Revised Financial Norms (w.e.f 22.10.2012) Financial Norms of Supplementary Nutrition were revised w.e.f.22.10.2012 to be rolled out in phased manner under the Restructured ICDS. Revised Financial Norms for Supplementary Nutrition under ICDS.
|Category||Existing norms per beneficiary||Revised cost Norms per beneficiary per day (as per phased roll-out)|
|Children (6 months to 72 months)||Rs.4.00||Rs.6.00|
|Severely malnourished Children (6 months- 72 months)||Rs.6.00||Rs.9.00|
|Pregnant women and lactating mothers||Rs.5.00||Rs.7.00|
The revised rates followed the roll out of restructured ICDS in a phased manner ie.200 high burden districts in 2012-13, 200 districts in 2013-14 and remaining districts in 2014-15. Financial progress during the XI and XII Plan Period With wider spread of the Scheme, Plan Allocation, which stood at Rs.44,400 crore for the Eleventh Plan has been increased to Rs.1,03,003 crores for the Twelfth Plan. For the 3rd year of the Twelfth Plan i.e. for 2014-15, an amount of Rs.16581.82 crores has been released to States/UTs as on 31.03.2015 against Originally Budget allocation (BE) of Rs.18195.00 crore. However, the allocation for ICDS at Revised Estimate (RE) stage has been pegged at Rs.16312.00 crores. Thus, the utilization as on 31.03.2015 under ICDS against RE is 100.12. This includes an amount of Rs.9869.91 crore for ICDS (General & Training) and Rs.6711.91 crore for Supplementary Nutrition component under ICDS Scheme released during 2014-15. An amount of Rs.5001.73 crore has been released to various States/UTs during 2015-16 as on 31.07.2015.
|Sl.No||Year||Budget Allocation (BE)||Budget Allocation (RE)||Expenditure||Percentage w.r.t RE|
|(Rs. in Crores)|
|9||2015-16 (as on 31.07.2015)||8335.77||–||5001.73||60%|
This includes savings from other scheme during the year
Repositioning the AWC as a “vibrant ECD centre” to become the first village outpost for health, nutrition and early learning – minimum of six hours of working, etc. Construction of AWC Building and revision of rent including up-gradation, maintenance, improvement and repair. Strengthening Package of Services – strengthening ECCE, focus on under-3s, Care and Nutrition Counselling service for mothers of under-3s and Management of severe and moderate underweight. Improving Supplementary Nutrition Programme with revision of cost norms Management of severe and moderate underweight – identification and management of severe and moderate underweight through community based interventions, Sneha Shivirs, etc. Strengthening training and capacity as well as technical human resource, etc.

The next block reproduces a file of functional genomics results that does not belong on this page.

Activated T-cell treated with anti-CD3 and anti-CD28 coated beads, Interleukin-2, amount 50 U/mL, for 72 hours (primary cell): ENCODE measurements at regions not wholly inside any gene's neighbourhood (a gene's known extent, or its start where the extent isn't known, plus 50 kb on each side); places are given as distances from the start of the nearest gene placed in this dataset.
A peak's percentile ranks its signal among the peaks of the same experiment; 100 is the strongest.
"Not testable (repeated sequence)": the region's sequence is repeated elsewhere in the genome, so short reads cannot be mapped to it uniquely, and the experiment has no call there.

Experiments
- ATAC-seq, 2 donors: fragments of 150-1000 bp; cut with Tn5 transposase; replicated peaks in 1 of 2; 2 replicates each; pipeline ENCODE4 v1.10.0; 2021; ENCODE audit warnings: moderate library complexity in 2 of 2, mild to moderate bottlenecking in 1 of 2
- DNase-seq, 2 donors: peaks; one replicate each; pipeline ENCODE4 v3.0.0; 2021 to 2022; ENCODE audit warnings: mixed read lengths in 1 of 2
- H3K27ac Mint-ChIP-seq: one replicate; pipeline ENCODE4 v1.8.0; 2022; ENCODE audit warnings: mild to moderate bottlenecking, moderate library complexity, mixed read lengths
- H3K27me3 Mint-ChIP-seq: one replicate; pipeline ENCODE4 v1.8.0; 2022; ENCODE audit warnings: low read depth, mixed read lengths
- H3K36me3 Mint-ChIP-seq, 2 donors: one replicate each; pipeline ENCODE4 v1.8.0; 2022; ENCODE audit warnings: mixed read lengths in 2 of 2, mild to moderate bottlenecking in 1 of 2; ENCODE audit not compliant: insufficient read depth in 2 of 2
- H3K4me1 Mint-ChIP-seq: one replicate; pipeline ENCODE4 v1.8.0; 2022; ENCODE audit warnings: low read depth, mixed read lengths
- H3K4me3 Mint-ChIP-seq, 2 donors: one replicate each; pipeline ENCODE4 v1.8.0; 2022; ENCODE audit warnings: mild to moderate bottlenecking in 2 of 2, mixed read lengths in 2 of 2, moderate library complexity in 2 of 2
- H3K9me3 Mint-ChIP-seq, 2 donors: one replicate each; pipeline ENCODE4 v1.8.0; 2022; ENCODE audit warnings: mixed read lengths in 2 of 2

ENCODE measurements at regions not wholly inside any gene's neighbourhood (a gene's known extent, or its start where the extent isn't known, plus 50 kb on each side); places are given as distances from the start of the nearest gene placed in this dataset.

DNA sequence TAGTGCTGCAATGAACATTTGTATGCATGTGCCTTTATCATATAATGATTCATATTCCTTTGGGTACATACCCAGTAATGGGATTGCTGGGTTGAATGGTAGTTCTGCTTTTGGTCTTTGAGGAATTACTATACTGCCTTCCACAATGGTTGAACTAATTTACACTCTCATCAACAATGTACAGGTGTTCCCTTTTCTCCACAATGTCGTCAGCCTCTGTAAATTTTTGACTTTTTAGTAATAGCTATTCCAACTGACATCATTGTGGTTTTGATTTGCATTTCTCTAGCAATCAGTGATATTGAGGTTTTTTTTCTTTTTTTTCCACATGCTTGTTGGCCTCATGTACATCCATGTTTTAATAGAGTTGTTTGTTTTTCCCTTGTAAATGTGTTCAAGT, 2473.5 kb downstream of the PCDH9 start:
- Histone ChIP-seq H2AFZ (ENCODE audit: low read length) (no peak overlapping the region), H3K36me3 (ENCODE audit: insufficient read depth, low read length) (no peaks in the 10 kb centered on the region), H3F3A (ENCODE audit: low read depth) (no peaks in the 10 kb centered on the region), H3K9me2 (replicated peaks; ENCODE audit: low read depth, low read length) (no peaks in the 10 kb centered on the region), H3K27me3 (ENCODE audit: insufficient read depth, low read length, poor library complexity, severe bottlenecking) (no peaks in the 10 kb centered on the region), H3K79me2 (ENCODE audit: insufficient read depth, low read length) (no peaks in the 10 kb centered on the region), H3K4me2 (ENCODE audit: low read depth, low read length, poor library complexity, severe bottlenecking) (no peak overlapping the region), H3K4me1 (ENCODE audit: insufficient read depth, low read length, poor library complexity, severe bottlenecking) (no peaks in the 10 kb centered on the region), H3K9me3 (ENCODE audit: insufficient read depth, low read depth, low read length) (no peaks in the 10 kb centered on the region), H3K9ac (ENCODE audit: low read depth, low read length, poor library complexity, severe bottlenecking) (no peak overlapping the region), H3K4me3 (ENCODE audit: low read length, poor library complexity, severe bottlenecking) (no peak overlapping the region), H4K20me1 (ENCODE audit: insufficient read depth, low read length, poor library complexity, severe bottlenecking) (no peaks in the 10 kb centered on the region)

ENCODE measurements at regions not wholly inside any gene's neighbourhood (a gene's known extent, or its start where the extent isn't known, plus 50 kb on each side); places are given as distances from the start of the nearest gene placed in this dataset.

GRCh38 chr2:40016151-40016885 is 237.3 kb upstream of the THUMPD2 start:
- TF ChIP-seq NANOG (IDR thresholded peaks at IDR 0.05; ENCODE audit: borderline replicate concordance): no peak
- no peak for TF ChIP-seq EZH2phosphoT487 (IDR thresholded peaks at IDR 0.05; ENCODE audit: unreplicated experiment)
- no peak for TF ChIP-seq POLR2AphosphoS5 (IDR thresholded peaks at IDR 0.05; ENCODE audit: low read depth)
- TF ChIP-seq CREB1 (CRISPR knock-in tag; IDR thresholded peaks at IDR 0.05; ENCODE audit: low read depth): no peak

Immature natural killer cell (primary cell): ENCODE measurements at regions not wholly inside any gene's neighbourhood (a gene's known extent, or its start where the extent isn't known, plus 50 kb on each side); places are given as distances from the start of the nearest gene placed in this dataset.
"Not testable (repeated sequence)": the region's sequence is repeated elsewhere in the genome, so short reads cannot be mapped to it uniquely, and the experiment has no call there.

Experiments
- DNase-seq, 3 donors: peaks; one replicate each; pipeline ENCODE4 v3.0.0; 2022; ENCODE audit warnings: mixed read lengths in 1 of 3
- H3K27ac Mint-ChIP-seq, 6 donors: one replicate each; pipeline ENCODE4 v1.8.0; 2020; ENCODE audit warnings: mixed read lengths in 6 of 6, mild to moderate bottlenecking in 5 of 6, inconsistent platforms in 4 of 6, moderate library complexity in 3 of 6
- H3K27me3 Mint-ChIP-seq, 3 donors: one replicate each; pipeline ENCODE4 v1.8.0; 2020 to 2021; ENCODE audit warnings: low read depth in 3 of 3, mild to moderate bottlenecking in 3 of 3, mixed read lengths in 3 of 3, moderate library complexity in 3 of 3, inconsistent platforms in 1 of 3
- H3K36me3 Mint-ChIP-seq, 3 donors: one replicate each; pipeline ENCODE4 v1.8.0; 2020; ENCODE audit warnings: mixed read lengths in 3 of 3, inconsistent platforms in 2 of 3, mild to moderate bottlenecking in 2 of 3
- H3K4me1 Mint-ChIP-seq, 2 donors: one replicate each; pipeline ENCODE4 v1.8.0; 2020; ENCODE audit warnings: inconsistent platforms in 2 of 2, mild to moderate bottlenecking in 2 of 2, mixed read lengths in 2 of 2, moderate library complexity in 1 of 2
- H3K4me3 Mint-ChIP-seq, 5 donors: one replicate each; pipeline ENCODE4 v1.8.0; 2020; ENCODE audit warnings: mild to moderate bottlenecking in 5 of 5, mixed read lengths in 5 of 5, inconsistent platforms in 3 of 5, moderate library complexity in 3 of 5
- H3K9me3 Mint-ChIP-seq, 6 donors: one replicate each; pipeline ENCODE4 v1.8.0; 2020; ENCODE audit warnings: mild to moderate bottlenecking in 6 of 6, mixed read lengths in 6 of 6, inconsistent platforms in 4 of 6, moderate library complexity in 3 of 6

B. Management Reforms
Decentralized planning, management and flexible architecture introduction of Annual Programme of Implementation Plan (APIP) and flexibility to States for innovations. Ensuring convergence at all the levels including the grassroot level. Strengthening governance – including PRIs, Civil Society & institutional partnerships with norm of up to 10% projects to be implemented in collaboration with such agencies. Strengthening of ICDS Management Information System (MIS). Using Information, Communication Technology (ICT) – web enabled MIS and use of mobile telephoney and others. Deploying adequate human and Financial Resources with revision of some of the existing norms in components, training, etc. introducing new items,– pool of untied/flexi fund (for promoting voluntay action, local innovations, Anganwadi-cum-creche, addl worker and link worker, provision for children in special needs etc)
C. Institutional Reforms